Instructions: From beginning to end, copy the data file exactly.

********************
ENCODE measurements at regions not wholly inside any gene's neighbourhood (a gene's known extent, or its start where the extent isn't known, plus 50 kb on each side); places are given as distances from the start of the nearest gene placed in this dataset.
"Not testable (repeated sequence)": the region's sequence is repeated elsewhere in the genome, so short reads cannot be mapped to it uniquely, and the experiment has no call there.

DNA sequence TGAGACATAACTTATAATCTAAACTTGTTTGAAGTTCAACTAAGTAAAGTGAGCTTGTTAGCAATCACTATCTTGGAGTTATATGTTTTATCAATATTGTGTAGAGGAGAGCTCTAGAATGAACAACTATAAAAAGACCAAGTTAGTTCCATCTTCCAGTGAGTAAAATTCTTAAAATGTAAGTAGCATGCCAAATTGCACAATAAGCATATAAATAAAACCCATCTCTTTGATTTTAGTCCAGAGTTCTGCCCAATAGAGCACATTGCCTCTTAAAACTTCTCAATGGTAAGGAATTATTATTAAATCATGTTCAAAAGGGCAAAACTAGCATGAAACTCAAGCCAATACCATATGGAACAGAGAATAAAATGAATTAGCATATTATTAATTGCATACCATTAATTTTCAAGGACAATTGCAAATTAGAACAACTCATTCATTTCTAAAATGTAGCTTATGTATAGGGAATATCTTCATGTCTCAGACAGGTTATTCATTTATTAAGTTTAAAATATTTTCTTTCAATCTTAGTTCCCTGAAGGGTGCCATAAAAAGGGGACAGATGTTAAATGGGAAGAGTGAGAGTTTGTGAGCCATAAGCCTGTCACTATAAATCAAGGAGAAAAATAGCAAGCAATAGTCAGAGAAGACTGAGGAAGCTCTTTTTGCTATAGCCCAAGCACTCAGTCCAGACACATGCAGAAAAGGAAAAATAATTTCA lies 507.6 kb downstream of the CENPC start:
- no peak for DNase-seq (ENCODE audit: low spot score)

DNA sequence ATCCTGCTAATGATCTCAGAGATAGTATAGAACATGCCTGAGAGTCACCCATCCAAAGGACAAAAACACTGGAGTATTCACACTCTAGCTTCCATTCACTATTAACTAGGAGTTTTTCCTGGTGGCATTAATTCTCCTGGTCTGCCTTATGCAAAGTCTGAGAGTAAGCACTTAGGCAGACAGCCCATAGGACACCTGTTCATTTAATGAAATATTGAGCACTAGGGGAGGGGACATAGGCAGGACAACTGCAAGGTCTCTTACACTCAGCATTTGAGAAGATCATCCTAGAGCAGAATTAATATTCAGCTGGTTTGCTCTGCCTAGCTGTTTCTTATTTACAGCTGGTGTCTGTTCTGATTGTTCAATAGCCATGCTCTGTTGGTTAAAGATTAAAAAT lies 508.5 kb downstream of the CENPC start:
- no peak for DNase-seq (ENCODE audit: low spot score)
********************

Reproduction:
ENCODE measurements at regions not wholly inside any gene's neighbourhood (a gene's known extent, or its start where the extent isn't known, plus 50 kb on each side); places are given as distances from the start of the nearest gene placed in this dataset.
"Not testable (repeated sequence)": the region's sequence is repeated elsewhere in the genome, so short reads cannot be mapped to it uniquely, and the experiment has no call there.

DNA sequence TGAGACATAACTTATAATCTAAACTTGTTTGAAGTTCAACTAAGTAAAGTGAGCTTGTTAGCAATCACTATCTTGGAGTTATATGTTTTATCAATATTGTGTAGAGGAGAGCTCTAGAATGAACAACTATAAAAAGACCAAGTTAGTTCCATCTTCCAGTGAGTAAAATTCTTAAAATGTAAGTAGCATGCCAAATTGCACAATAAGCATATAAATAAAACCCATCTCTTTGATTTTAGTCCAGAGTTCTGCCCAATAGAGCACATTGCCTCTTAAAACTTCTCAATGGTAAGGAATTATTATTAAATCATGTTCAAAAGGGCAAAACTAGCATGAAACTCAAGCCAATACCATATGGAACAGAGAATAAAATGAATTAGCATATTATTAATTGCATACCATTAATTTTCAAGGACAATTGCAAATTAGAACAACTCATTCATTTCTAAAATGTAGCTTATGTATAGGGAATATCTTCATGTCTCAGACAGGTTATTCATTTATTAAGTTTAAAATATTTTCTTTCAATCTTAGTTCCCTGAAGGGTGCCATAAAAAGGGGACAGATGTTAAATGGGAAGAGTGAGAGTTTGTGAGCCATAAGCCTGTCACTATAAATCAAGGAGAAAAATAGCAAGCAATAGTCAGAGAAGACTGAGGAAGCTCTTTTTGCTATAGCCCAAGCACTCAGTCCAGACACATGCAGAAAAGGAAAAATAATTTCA lies 507.6 kb downstream of the CENPC start:
- no peak for DNase-seq (ENCODE audit: low spot score)

DNA sequence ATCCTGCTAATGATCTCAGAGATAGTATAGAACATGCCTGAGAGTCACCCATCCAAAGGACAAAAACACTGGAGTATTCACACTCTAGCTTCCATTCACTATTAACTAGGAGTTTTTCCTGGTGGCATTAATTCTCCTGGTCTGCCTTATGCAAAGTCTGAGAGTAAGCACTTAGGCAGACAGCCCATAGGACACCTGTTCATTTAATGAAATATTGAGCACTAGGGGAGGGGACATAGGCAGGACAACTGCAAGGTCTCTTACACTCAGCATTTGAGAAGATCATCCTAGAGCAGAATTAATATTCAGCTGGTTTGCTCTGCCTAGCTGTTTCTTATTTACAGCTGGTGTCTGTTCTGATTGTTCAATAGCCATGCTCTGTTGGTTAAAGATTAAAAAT lies 508.5 kb downstream of the CENPC start:
- no peak for DNase-seq (ENCODE audit: low spot score)